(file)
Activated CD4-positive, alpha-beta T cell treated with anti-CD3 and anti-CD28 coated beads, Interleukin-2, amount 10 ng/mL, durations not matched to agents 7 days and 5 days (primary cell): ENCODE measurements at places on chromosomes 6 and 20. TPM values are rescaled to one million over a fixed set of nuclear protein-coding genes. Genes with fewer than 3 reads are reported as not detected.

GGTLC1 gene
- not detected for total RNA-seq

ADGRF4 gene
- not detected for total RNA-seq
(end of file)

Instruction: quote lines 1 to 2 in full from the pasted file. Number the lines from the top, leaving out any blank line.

Activated CD4-positive, alpha-beta T cell treated with anti-CD3 and anti-CD28 coated beads, Interleukin-2, amount 10 ng/mL, durations not matched to agents 7 days and 5 days (primary cell): ENCODE measurements at places on chromosomes 6 and 20. TPM values are rescaled to one million over a fixed set of nuclear protein-coding genes. Genes with fewer than 3 reads are reported as not detected.

GGTLC1 gene